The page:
The Psychological Behavior of a Newborn
Although it may seem that newborn babies only sleep, eat, and soil their diapers, their brain never stops working, even when they sleep. The psychological behavior of a newborn does nothing but advance and develop every day, and there are many changes taking place in their mind.
Little by little, little ones make progress in different areas and, among them, in their cognitive growth. This allows them to learn, think, and remember. In addition, every time their parents interact in a positive way, their psychological behavior progresses. In this article, we’re going to tell you about the psychological behavior of a newborn so that you can understand how their mind never stops for a single day. Children’s brains are a marvel!
The newborn’s brain never stops working
The first weeks of a newborn’s life become a never-ending cycle: Diapers, sleeping, crying, eating, soiling, wetting, repeat. During this stage, the face and voice of their parents become the only sources of comfort they recognize. In addition, there comes a time when they associate their mother with calm, warmth, and nourishment.
When we rock, sing, caress, or talk to our newborns, we relieve any discomfort they’re experiencing. It could be gas, hunger, feeling sick, or the need to be close to their mother. This closeness to their parents, both emotional and physical, makes it easier for them to evolve and for their brain to develop.
The first form of communication
Crying is part of the psychological behavior of a newborn. With it, they let us know that something’s wrong or that there is something they need. Later, their communication will also include other sounds such as cries, grunts, sighs, or babbling.
Little ones can also communicate with gestures or through movements to get our attention. It’s important for parents to know their baby and to be able to recognize what exactly is wrong with them just by observing them and listening to their type of crying. In general, there comes a time when, instinctively, most parents are able to realize what’s going on.
The psychological behavior of a newborn: What should we take into account?
We mustn’t forget that, in order to stimulate the growth and brain development of a newborn, it’s necessary that this is in a cheerful, calm, loving, and stimulating environment. All this will favor the development of sight, hearing, and touch.
Babies also respond to the sounds they hear around them that attract their attention. For example, they may respond with a change in their activity, such as stopping moving their arms or legs to listen better or turning their head towards the source of the sound to see where it’s coming from.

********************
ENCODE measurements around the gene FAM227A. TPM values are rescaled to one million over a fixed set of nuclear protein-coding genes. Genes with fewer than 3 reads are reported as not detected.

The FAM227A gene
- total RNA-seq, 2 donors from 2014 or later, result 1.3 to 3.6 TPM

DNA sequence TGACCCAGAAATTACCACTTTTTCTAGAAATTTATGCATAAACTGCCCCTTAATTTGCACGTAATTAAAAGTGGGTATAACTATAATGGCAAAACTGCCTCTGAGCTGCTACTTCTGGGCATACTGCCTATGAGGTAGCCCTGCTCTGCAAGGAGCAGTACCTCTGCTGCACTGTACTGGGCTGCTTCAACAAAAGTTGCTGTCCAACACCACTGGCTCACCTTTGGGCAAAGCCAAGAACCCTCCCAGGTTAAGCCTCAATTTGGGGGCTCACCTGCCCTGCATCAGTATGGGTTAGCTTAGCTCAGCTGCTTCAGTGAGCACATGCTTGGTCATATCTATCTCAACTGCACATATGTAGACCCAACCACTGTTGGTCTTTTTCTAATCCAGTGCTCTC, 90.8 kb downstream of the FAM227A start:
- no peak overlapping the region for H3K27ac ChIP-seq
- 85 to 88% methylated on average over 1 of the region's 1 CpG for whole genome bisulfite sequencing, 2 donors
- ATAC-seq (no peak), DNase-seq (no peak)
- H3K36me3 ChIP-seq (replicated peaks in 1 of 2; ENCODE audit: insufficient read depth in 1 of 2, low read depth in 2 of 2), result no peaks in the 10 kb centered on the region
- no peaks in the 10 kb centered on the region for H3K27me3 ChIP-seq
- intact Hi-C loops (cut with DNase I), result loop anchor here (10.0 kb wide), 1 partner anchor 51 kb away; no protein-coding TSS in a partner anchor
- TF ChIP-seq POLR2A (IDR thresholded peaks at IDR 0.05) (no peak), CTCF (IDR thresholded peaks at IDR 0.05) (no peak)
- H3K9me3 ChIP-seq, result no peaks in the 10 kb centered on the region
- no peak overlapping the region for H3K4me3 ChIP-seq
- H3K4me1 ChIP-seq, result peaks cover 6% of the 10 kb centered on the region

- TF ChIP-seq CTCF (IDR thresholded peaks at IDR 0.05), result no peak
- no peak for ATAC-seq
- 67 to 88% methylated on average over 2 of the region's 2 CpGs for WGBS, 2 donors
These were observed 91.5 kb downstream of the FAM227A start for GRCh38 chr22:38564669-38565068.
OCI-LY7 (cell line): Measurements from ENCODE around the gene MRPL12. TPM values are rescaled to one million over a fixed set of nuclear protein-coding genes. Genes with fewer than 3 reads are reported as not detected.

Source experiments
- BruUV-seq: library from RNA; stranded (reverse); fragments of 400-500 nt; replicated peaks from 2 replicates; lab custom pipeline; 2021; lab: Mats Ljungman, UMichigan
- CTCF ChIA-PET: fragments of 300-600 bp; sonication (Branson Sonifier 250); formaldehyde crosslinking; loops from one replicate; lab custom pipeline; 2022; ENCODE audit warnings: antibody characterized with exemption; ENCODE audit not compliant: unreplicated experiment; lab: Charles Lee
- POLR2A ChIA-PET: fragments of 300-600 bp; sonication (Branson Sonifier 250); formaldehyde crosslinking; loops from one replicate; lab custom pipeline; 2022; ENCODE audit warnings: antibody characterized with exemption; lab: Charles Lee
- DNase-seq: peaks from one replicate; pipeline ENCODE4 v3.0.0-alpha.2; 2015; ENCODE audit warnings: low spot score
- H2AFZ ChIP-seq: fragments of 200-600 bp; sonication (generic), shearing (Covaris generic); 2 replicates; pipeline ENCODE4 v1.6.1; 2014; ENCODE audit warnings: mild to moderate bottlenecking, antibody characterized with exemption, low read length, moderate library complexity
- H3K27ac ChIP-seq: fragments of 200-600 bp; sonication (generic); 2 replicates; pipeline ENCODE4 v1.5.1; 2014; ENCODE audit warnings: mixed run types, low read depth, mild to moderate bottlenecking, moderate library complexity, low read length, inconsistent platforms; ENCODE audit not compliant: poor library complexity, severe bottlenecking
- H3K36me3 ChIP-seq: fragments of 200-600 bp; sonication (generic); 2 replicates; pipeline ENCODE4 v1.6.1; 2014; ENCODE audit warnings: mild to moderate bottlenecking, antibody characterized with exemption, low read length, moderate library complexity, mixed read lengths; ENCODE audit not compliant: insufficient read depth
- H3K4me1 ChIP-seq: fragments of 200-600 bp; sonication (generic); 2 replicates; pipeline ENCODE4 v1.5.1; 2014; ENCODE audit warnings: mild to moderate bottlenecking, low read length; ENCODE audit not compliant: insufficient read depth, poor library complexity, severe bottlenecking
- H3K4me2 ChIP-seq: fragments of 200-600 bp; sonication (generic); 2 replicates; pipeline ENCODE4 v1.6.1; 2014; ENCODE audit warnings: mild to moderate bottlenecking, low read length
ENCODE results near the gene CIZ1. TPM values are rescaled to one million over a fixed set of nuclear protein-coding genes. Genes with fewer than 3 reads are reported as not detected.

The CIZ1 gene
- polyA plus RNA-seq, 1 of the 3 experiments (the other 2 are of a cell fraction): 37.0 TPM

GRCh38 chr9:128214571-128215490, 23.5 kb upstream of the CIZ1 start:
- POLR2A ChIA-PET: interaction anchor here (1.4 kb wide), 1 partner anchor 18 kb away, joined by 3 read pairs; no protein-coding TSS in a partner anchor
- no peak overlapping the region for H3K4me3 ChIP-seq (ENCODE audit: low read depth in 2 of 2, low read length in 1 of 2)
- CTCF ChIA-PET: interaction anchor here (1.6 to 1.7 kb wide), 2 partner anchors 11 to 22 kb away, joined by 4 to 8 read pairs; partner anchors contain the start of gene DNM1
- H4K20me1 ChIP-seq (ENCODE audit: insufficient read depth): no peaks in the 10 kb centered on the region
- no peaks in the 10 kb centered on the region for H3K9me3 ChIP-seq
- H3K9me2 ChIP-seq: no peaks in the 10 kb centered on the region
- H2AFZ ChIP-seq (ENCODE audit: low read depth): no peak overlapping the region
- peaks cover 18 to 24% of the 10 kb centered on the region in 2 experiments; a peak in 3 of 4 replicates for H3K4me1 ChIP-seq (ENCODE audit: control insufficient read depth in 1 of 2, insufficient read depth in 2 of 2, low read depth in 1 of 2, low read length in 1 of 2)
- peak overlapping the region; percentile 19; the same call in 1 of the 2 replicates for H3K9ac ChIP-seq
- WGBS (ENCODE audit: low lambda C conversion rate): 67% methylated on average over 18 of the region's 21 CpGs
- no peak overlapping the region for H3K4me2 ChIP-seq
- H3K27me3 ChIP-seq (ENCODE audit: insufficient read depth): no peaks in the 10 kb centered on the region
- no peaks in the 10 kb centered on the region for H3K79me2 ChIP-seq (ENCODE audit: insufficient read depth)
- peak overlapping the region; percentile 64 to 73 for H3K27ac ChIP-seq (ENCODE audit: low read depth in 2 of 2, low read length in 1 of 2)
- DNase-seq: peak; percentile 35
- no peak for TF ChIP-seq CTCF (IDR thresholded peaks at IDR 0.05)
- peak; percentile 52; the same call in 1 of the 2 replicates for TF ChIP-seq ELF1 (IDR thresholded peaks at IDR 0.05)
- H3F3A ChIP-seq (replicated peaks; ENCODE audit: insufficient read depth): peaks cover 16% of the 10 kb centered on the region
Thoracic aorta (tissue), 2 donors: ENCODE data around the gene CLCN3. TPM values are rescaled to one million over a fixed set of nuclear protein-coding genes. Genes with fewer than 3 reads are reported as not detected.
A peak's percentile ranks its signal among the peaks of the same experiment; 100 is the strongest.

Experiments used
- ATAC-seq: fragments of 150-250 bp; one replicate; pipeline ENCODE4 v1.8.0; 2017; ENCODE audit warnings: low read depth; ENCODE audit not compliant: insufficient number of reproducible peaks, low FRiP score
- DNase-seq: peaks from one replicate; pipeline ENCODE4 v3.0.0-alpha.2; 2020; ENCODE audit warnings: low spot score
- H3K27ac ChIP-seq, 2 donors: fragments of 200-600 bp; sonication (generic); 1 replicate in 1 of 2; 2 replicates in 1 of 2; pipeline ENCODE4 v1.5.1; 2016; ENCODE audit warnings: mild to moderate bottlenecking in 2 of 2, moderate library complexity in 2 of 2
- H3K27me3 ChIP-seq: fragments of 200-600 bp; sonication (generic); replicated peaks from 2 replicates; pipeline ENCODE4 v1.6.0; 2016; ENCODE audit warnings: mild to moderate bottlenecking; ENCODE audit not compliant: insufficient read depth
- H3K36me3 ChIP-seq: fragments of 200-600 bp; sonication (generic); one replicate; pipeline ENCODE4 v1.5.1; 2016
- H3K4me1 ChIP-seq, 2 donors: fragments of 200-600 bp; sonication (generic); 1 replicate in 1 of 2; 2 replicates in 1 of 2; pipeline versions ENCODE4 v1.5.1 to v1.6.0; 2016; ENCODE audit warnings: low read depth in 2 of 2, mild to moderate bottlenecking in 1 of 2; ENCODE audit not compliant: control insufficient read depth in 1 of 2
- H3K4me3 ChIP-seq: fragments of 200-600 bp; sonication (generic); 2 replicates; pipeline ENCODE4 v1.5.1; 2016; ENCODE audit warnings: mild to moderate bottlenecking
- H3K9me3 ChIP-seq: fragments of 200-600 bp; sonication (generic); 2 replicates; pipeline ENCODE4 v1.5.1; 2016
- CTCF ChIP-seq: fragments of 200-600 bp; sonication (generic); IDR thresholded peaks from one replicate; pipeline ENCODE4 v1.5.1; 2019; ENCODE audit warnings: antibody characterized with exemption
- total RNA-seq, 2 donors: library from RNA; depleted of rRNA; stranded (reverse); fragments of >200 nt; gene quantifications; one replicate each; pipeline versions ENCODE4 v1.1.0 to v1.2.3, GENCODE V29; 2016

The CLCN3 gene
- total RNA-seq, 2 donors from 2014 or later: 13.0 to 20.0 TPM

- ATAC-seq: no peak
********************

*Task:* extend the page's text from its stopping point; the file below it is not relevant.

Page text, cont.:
From the second month of life, you’ll notice a change in your baby. At this stage, they’re much more receptive, they’re alert to everything that’s happening around them, and when spoken to, they seem to listen. Soon, they’ll start to make babbling sounds and, in the meantime, you can keep talking to them to stimulate their brain activity. From now on, the baby will advance by leaps and bounds and will amaze you every day with their amazing development.
Regarding the psychological behavior of a newborn, we can say…
As you’ve seen in this article, a baby not only soils diapers, sleeps, and nurses, but their psychological development goes much further than that. From the time they’re born, their brain doesn’t stop making progress and, from two months onwards, this happens more rapidly. We mustn’t forget that a newborn’s brain needs to be stimulated to increase their mental development. All the progress made from the first moment will be positive in the future.
Parents can help in this stimulation through the presentation of objects and sounds. This way, their brain will never stop working and this will help them learn new things every day. So, don’t underestimate the potential of your baby and think that they don’t know anything, because their brain doesn’t stop acquiring information to learn and develop every day.It might interest you...
All cited sources were thoroughly reviewed by our team to ensure their quality, reliability, currency, and validity. The bibliography of this article was considered reliable and of academic or scientific accuracy.
- Papalia, D. E., Olds, S. W., & Feldman, R. D. (1988). Psicología del desarrollo (Vol. 11). Mcgraw-hill.
Craig, G. J., & Baucum, D. (2001). Desarrollo psicológico. Pearson Educación.
- Boccaccio, C., Dinerstein, N. A., Schapira, I., González, M. A., & Ascurra, G. (1994). Aspectos relacionados con el psiquismo y desarrollo del recién nacido. Rev. Hosp. Mat. Inf. Ramón Sardá, 13(2).